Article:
But adding ethics rules restricting the use of social media is not the answer because many of us do use these methods to communicate effectively and efficiently with our clients and other attorneys and we do respect the technology and use it responsibly. The few bad seeds should not ruin this for the rest of us. Remember, the methods that we attorneys find to cut costs and more efficiently work with our clients trickles down to the clients in reduced legal fees and more accessible legal services.
Legal ethics expert Michael Downey said lawyers’ tendency to be risk-averse seems to fade away on the internet. “They’re disclosing confidences, talking about pending matters, they take potshots … like everyone else,” said Downey, immediate past chairman of the American Bar Association’s Ethics and Technology Committee and a member of the ABA Center for Professional Responsibility.
Social media must be like a shiny new toy for some attorneys that they are eager to try out and show off. Maybe that is what makes their actions online seem more “risky.” Maybe it’s because some of these communication methods so closely connect our personal lives and personalities with our professional that some attorneys have trouble holding their tongues. I’m not sure, but even Mr. Downey, cited above, “suspects the current rules ‘are probably adequate.'”
My personal opinion is that this is yet another learning phase for our profession that we are smack in the middle of. The high-profile examples of stupidity cited in this article are the lessons learned by others. These stories will teach other attorneys who are not using the technology responsibly about the risks.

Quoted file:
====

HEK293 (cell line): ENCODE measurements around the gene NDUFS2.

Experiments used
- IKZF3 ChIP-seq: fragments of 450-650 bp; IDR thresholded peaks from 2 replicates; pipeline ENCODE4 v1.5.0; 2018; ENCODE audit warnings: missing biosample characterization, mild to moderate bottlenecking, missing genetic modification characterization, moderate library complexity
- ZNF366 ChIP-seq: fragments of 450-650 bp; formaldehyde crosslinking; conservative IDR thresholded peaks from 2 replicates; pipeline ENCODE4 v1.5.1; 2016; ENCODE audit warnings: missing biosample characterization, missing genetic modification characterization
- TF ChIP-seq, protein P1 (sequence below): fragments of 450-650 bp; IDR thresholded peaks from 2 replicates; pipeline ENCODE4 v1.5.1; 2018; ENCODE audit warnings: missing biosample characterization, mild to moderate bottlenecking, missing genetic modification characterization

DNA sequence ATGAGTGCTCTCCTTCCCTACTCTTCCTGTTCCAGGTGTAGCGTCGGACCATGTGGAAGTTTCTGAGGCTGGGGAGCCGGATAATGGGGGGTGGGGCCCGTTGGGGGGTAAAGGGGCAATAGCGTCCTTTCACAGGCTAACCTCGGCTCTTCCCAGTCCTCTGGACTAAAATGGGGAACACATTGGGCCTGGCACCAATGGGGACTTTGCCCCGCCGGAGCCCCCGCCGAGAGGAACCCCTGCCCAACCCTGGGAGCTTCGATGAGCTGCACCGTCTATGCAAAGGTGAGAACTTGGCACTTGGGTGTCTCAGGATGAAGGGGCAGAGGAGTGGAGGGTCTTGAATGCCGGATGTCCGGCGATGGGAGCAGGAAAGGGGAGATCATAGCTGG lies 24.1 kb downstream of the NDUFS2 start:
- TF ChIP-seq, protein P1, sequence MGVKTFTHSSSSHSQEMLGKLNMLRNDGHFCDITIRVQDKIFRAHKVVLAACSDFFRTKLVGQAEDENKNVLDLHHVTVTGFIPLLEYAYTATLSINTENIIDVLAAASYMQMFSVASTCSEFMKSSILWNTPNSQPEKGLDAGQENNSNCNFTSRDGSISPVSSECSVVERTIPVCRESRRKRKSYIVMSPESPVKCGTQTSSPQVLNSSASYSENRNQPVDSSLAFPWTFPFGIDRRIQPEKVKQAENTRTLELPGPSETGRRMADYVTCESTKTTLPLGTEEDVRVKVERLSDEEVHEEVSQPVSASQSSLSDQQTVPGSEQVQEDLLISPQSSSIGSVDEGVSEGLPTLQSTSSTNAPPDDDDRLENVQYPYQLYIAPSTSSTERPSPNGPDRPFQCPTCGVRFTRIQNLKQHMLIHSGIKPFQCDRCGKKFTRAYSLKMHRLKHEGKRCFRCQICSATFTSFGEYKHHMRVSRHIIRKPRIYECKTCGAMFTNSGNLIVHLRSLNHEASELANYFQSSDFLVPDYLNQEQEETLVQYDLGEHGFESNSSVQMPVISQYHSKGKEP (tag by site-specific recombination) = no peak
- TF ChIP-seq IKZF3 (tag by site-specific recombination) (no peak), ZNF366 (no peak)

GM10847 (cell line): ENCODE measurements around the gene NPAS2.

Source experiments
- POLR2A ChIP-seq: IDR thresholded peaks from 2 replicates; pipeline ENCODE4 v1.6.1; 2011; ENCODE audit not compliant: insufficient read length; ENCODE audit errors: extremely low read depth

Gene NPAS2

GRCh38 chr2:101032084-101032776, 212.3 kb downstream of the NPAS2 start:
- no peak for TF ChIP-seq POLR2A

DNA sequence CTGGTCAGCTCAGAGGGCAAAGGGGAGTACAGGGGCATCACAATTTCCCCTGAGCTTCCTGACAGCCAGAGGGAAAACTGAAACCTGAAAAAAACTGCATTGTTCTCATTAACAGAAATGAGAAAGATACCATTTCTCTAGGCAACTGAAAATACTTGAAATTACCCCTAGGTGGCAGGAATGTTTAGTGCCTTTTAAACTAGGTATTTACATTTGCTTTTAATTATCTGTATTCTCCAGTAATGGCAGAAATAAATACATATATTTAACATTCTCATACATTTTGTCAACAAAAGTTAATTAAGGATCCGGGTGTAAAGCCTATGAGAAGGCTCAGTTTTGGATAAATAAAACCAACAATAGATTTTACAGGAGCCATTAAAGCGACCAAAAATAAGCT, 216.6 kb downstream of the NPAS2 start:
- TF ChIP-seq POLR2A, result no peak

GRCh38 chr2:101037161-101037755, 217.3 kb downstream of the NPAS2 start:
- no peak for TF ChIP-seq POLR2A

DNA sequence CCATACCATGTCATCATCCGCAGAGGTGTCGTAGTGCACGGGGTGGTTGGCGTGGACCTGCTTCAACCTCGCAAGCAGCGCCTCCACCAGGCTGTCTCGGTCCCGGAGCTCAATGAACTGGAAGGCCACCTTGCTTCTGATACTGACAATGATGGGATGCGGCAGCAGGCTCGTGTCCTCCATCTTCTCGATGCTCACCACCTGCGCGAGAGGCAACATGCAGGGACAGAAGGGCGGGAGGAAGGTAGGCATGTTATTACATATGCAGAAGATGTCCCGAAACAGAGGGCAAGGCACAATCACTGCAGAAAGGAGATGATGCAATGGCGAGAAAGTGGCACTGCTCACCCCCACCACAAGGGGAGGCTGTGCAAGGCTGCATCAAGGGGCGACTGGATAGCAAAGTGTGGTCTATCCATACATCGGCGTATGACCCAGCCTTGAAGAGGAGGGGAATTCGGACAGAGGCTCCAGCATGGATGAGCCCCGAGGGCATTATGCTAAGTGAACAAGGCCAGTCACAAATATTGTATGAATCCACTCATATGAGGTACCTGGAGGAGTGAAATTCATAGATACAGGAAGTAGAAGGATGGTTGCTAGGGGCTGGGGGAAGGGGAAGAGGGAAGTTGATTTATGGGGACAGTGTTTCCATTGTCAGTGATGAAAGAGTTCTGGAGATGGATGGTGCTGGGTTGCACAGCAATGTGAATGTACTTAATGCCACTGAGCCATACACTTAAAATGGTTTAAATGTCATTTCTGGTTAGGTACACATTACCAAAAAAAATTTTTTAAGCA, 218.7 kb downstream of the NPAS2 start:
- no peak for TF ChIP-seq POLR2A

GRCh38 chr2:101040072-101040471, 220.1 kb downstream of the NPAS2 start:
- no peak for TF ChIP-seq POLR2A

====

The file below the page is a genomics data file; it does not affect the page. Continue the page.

For those attorneys who prefer to educate themselves about technology, security and social media BEFORE jumping in (& I highly suspect this is still the MAJORITY of our risk-averse profession), the ABA LPM and state bar associations can provide that education and guidance. Rules and regulations that will stay in place for years and cover all of us should not be written as a reaction to a minority of irresponsible attorneys who fail to educate themselves before acting. There are already outdated rules on the books that hinder the use of technology to deliver legal services online, for example, the bona fide office rule.
There are some great books written by and for attorneys on how to deal with social media that have recently come out. Niki Black and Carolyn Elefant’s book published by the ABA LPM is one example that comes to mind. I just wish this article had ended by citing one of those books, recommending a resource for attorneys or at least reminding the reader that while there are these bad seeds out there, there are many other attorneys using the Internet ethically and responsibly to serve the public.
I had the same reaction. If a lawyer uses SM or email recklessly, it’s the tech tools fault? Lawyers need to use the same thoughtful approaches to using online communication s they would any other medium. Ease of use does not lower ethical standards.
Susan Cartier Liebel
I couldn’t agree more. An unethical or careless individual will be unethical and careless regardless the medium.
The only major difference is, when a mistake is made in an environment which can take the misstep (unethical or careless) and have it go viral in minutes never to be recaptured, erased, or corrected, it does ‘feel’ a little riskier because there simply is no unringing the bell… or even muting it.
You are right, Susan. Actions on the Internet do tend to spread around faster and often it’s the negative that gets circulated even quicker. So it feels “risky,” which should set off a red flag for attorneys to be extra careful in understanding what they are doing before they hit “post” or “submit.”